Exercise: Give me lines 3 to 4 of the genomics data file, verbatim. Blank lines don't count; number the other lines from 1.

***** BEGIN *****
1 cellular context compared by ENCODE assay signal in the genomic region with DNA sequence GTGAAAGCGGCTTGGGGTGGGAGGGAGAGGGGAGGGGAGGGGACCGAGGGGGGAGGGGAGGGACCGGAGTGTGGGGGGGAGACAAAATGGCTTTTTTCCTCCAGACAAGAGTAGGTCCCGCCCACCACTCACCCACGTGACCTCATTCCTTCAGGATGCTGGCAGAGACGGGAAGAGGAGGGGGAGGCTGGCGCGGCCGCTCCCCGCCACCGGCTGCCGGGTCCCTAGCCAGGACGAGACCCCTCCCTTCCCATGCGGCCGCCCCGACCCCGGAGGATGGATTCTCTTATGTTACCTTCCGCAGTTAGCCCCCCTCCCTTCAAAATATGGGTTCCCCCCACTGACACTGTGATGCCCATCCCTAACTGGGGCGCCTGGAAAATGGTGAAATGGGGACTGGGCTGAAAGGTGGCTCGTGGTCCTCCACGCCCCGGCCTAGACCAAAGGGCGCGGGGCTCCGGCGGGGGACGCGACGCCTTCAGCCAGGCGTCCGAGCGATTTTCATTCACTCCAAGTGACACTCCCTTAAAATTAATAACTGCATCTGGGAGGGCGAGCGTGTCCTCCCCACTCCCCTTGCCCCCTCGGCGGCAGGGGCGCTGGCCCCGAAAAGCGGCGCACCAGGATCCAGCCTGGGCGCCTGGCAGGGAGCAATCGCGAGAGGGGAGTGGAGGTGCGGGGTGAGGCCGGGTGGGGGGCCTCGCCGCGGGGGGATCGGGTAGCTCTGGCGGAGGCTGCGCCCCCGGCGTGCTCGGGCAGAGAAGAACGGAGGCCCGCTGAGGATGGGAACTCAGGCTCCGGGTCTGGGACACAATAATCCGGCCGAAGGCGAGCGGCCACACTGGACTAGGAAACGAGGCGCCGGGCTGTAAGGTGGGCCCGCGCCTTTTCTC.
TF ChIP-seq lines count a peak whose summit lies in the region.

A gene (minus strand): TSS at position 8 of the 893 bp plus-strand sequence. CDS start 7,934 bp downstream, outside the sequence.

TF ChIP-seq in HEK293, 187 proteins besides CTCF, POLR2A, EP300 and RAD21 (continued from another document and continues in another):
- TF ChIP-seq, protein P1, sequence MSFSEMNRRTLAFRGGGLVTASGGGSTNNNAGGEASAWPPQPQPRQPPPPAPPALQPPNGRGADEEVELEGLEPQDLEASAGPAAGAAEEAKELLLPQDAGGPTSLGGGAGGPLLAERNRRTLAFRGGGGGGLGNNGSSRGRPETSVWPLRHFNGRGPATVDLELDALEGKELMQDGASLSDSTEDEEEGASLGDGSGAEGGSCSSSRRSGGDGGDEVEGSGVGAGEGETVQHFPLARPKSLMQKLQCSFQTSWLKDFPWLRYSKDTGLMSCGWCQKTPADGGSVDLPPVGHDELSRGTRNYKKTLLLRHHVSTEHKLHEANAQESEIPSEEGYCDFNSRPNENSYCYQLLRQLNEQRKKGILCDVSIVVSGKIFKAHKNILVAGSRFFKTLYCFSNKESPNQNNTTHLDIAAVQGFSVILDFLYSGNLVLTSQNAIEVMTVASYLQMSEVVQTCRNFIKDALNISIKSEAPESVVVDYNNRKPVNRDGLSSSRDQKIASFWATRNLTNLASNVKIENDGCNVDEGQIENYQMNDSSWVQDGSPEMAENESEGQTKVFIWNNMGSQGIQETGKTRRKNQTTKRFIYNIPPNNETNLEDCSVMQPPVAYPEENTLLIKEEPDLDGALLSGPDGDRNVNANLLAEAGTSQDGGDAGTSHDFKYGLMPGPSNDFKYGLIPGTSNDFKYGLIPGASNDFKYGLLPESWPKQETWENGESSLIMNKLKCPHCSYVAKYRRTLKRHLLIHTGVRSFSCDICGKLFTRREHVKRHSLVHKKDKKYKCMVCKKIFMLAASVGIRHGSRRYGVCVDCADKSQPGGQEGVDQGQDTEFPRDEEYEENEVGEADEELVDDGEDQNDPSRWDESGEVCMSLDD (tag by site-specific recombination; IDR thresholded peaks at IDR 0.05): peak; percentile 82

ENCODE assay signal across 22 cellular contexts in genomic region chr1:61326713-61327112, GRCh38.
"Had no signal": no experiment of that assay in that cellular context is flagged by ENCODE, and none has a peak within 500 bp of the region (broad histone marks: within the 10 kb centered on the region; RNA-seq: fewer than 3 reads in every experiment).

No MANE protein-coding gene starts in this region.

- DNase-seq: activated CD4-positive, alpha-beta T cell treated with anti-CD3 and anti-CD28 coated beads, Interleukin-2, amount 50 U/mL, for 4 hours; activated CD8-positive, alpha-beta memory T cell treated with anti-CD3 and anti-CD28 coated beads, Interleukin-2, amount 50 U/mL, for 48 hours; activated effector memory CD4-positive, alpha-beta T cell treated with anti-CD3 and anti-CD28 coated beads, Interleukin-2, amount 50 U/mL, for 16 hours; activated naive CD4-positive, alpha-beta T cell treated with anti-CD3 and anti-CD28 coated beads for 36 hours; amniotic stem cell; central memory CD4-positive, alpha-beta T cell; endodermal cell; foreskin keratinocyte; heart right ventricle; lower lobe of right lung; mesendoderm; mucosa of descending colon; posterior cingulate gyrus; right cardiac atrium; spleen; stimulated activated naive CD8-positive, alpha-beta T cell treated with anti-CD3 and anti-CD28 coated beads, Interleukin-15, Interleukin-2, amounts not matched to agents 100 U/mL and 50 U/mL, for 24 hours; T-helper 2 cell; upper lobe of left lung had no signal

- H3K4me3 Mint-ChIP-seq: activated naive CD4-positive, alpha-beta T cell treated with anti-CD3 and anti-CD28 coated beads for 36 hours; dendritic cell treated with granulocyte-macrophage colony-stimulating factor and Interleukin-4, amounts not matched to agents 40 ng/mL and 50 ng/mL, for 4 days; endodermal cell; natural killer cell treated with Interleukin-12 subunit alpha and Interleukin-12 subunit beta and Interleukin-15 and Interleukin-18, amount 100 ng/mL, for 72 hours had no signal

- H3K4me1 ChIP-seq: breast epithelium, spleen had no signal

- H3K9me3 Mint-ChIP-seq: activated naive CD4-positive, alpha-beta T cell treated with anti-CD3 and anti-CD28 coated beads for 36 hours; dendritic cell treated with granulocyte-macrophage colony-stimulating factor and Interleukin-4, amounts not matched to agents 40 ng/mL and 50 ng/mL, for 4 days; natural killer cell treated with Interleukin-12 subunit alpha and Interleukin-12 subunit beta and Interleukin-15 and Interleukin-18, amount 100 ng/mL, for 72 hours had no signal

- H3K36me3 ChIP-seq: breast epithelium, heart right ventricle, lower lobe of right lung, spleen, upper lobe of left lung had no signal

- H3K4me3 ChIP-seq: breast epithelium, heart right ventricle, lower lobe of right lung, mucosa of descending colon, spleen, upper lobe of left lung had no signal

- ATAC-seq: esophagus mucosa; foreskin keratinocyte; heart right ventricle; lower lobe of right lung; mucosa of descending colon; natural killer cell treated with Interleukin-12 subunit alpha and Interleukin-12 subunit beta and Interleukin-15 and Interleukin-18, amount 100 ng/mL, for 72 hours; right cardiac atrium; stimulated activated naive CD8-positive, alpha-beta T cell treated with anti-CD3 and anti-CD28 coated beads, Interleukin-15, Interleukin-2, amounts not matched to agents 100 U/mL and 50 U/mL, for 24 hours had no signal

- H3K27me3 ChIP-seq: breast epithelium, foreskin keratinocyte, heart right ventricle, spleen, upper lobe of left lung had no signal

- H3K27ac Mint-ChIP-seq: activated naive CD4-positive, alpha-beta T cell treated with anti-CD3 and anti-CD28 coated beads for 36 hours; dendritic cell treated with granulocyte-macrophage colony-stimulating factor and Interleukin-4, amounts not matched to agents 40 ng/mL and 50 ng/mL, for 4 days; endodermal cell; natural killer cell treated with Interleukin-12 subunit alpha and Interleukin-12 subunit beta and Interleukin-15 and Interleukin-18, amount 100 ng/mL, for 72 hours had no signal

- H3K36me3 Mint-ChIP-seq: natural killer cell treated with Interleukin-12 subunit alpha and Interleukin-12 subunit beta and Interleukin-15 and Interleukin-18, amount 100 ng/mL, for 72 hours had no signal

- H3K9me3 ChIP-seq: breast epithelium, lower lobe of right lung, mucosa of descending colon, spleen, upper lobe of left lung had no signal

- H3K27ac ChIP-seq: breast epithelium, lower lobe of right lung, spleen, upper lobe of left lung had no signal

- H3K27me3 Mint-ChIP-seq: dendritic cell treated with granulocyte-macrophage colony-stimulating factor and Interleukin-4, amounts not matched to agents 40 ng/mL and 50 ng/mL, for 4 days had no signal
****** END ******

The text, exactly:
A gene (minus strand): TSS at position 8 of the 893 bp plus-strand sequence. CDS start 7,934 bp downstream, outside the sequence.

TF ChIP-seq in HEK293, 187 proteins besides CTCF, POLR2A, EP300 and RAD21 (continued from another document and continues in another):